Generally speaking, a weak car battery won’t cause the car to run rough. If the battery doesn’t have enough power, it may not crank up the engine. However, once the car is started and the engine is running, chances of car running rough due to a weak battery are extremely low.
At the end of the day, it really boils down to your battery’s health. If the battery had enough power to crank up your engine, it’s unlikely that it may cause the car to run rough. Once your engine is running, the alternator will charge the battery and will keep your engine running smoothly.
On some rare occasions, and when the battery is damaged and unable to provide enough power due to one or more failing cells, the battery will act like a “sponge”, absorbing the alternator’s charge, and preventing the electricity from flowing through it. This will affect vital engine components like the ECU (Electronic Control Unit), the ignition system, and the electric fuel pump, causing the car to run rough.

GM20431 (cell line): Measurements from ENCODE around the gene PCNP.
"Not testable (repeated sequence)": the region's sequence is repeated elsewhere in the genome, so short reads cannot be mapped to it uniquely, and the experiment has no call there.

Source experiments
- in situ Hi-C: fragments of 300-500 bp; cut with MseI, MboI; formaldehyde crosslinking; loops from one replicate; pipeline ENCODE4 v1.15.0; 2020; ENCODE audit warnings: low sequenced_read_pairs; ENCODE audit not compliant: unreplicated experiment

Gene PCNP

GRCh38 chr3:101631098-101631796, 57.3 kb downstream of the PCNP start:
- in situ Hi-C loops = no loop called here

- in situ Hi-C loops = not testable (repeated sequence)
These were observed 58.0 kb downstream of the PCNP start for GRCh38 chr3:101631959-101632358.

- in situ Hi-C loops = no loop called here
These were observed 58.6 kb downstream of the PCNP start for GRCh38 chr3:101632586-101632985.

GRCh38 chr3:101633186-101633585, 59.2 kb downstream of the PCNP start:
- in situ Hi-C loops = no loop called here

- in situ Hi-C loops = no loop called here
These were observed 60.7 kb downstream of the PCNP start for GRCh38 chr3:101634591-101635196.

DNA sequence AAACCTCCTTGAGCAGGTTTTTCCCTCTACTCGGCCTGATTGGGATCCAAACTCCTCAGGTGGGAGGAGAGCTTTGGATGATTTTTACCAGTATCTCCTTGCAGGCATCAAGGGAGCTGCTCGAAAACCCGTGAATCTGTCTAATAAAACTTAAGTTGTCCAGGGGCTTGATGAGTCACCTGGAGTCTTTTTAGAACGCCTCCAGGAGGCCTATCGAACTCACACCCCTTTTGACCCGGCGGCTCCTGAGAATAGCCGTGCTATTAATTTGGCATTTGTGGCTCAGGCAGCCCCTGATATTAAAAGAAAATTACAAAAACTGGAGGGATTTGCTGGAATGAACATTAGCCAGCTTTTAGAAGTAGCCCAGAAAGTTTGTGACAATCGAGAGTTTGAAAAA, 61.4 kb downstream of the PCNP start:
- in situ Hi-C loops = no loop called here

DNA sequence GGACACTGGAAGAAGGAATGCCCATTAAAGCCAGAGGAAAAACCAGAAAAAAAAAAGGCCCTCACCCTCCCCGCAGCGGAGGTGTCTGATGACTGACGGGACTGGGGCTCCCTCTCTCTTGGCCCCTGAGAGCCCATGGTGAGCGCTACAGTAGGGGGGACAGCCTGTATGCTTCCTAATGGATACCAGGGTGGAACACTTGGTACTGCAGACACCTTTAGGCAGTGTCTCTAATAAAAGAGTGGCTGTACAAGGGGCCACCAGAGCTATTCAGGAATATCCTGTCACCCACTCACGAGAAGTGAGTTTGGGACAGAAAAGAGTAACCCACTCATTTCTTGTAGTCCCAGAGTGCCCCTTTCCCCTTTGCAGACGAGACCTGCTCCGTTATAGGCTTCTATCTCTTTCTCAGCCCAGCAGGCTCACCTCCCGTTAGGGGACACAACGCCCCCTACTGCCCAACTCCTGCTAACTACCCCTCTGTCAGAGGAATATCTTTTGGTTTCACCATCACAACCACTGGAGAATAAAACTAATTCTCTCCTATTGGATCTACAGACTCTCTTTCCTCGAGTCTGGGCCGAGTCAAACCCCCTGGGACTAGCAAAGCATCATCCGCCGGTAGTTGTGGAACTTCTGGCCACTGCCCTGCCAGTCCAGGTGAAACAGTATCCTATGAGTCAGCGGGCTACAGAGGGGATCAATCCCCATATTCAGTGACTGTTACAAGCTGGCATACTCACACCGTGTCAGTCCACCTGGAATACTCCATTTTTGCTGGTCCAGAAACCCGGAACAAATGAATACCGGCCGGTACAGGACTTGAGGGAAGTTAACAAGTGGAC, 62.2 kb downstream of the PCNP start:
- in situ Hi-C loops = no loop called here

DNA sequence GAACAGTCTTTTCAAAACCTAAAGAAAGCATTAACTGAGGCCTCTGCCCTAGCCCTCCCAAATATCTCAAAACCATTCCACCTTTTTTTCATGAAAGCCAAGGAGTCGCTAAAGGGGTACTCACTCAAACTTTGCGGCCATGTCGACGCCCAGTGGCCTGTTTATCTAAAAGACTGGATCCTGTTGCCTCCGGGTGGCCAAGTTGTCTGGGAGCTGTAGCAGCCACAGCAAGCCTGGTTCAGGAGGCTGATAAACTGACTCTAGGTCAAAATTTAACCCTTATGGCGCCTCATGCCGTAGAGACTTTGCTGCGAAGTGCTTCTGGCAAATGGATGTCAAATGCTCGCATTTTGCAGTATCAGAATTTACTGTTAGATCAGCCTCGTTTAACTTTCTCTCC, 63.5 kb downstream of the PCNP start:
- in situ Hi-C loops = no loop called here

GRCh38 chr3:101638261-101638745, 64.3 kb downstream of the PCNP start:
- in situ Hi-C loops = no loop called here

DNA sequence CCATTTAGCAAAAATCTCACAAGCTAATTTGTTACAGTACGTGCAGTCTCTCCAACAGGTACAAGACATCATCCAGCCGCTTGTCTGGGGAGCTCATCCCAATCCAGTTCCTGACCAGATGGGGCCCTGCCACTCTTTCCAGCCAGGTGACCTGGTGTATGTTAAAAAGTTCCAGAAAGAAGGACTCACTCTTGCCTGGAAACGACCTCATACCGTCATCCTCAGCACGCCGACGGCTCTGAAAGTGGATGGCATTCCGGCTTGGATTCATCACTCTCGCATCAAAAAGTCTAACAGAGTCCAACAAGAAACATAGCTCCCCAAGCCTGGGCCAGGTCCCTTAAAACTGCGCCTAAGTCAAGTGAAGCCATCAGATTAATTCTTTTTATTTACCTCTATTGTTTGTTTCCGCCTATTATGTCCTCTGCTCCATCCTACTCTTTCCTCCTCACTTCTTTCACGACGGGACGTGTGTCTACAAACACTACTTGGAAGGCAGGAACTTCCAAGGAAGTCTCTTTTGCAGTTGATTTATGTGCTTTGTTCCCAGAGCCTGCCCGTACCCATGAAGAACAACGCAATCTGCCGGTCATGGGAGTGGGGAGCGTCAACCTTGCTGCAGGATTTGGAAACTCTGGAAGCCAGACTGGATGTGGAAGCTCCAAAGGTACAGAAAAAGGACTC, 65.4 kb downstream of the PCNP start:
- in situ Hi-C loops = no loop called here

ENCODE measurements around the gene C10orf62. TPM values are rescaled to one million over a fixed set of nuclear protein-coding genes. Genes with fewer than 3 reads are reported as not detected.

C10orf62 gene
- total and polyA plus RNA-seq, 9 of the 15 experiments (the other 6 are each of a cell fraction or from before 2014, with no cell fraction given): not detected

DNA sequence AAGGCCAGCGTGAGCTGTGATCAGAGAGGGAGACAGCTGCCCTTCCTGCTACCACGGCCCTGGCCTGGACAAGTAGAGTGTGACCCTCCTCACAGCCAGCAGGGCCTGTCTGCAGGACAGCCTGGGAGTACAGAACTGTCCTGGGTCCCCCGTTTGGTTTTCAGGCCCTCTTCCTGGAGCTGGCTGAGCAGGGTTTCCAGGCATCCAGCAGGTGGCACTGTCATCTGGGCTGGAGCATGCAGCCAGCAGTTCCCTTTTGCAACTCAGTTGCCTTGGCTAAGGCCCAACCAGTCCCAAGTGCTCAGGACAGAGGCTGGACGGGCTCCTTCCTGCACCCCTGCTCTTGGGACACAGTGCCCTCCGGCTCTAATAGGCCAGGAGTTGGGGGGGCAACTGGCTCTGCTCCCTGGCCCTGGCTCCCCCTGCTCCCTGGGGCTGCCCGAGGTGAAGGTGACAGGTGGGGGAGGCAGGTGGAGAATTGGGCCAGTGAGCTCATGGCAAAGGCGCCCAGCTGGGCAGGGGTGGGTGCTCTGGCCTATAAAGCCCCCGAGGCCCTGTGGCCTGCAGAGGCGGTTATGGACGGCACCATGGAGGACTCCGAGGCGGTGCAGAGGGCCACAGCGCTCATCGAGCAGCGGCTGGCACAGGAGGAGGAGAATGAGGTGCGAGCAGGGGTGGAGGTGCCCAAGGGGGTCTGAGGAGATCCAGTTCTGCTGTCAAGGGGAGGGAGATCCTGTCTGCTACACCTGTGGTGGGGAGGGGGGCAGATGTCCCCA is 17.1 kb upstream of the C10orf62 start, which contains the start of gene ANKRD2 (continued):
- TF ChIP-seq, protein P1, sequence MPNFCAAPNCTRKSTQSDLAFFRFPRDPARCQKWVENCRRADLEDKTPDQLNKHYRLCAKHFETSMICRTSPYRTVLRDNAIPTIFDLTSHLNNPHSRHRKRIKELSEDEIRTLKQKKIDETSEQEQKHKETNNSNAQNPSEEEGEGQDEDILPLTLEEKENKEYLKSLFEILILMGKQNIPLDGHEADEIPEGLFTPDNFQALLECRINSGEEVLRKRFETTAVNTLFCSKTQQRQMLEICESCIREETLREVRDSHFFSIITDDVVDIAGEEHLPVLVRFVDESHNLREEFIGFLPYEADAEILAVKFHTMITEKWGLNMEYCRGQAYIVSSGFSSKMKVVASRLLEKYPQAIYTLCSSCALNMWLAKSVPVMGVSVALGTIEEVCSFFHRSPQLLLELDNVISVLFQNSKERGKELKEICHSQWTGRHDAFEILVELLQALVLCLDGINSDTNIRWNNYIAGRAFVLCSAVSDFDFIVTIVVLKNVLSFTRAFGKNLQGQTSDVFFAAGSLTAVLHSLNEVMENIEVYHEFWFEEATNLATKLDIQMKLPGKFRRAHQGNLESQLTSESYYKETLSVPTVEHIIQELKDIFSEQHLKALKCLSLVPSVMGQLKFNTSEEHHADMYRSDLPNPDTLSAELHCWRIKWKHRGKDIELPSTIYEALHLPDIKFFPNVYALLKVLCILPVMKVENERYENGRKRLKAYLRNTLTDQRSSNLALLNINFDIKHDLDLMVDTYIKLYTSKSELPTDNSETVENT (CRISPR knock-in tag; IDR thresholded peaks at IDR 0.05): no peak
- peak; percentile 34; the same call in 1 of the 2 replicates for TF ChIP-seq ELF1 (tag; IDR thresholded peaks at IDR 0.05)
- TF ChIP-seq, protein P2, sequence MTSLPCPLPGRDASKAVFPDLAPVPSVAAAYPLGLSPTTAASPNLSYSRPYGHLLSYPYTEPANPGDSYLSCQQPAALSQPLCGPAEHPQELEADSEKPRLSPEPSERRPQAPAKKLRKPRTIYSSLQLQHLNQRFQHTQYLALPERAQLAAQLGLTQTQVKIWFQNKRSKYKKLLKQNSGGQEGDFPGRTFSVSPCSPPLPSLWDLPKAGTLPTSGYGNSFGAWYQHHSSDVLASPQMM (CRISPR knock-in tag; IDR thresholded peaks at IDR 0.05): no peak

Weak batteries put a good deal of stress on vehicles’ alternators; they have to work hard to charge the battery and supply the electric and electronic systems with enough power. Many modern vehicles use the ECU to control the alternator’s output voltage, keeping it below a safety threshold.
It is probable that these vehicles don’t run smoothly because the alternator isn’t able to build up enough power to charge the battery and keep the engine running.
Can a Low Car Battery Affect Acceleration?
A low car battery can affect acceleration indirectly. A poorly charged or defective battery can affect the proper functioning of elements of the engine management system, ignition components, and other parts that play a key role in car acceleration and keeping the engine running.
Engine components like the MAF, MAP, CKP, and other sensors use a reference tension that needs to be precise and steady. Besides, they need to be powered by at least 12.6V to function properly.
The same goes for the ECU, the engine’s computer, which needs good and steady power to do its job. The coils’ functioning may also be affected depending on their design and engine model. This may result in a hesitating engine and affect the vehicle’s acceleration.